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The Westerly Sun: Virginia Lee says Charlestown needs to finish and adopt its comprehensive plan

Finishing the town’s comprehensive plan is essential because it will solidify how Charlestown’s future will unfold the next 10 to 20 years, said Virginia Lee, Town Council president, who is running for re-election.

The Sun: CCA has tamed town’s political ‘circus’

While the news and television advertisements are focused on our national and state elections, I find that my daily life in Charlestown is most affected by the type of candidates elected to local office.

Chariho Times: SC Habitat for Humanity hosts Community Fair

South County Habitat for Humanity, located at 1555 Shannock Road in Charlestown, will be hosting a Community Resource Fair on Aug. 25.

The Westerly Sun: Planning commission approves plan for Shannock Cottages project in Charlestown

The planning commission has approved a plan that would lead to the construction of lease-based low and moderate income housing off of Shannock Road.

The Westerly Sun: After problem with well is repaired, Charlestown gives Churchwoods the green light for residents to move in

It’s been a long and complicated journey, but tenants could be moving in to Churchwoods as soon as tomorrow. The $6.3 million low-income rental complex for senior citizens 55 and older was slated to open Nov. 15 until water testing came back indicating the potential of harmful bacteria.

The Narragansett Times: Habitat for Humanity welcomes new leader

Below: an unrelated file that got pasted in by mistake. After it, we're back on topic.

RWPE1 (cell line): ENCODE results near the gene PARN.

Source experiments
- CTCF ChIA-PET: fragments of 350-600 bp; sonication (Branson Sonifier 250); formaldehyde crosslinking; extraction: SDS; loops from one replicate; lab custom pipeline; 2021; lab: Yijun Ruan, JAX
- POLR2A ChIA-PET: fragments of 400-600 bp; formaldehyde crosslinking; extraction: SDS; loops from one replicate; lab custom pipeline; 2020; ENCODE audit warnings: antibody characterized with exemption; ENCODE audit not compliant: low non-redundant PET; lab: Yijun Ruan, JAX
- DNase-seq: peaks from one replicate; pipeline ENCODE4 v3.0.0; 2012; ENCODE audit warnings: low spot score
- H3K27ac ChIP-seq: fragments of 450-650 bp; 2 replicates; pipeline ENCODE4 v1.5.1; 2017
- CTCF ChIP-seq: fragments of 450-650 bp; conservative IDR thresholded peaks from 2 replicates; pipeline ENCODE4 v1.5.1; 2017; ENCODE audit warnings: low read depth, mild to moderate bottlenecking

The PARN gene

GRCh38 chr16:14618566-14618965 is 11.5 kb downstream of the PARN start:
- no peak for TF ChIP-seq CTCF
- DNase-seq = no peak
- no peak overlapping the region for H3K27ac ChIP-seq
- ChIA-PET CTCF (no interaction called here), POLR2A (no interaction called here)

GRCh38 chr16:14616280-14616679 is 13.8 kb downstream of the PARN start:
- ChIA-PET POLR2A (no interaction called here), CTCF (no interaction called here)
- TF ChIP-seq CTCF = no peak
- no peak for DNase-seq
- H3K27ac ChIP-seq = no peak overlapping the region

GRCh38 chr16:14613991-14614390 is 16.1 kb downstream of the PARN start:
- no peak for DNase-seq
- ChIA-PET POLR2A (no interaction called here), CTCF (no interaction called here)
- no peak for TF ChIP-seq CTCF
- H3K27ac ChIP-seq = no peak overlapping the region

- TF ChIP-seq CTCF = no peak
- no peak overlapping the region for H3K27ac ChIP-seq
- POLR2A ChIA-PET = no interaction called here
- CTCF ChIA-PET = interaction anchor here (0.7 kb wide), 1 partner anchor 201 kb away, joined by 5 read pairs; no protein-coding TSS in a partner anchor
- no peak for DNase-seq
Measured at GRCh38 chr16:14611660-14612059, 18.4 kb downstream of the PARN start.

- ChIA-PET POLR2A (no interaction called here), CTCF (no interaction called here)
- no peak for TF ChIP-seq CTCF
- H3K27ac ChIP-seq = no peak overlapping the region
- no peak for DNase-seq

Habitat for Humanity has welcomed a new face as its executive director. Colin Penney took over the position on Oct. 30 after a nationwide search. Penney takes over the post from Lou Raymond, who is set to retire later this year after 15 years of service to the Charlestown non-profit organization, a branch of the nationwide non-profit which seeks to provide affordable, quality housing for all.

East Greenwich Pendulum: Towns lose thousands in expected grants

Several Rhode Island towns are facing negative impacts after being notified in late July that many of the Community Development Block Grant (CDBG) applications for local programs and agencies will not receive the funding they typically see. Locally, six social services programs applied for a total of $136,702 to fund several projects in the area, and after the meeting in late July, East Greenwich, along with many other towns across the state, were notified that none of their applications from the Plan Year 2016 will receive funding.

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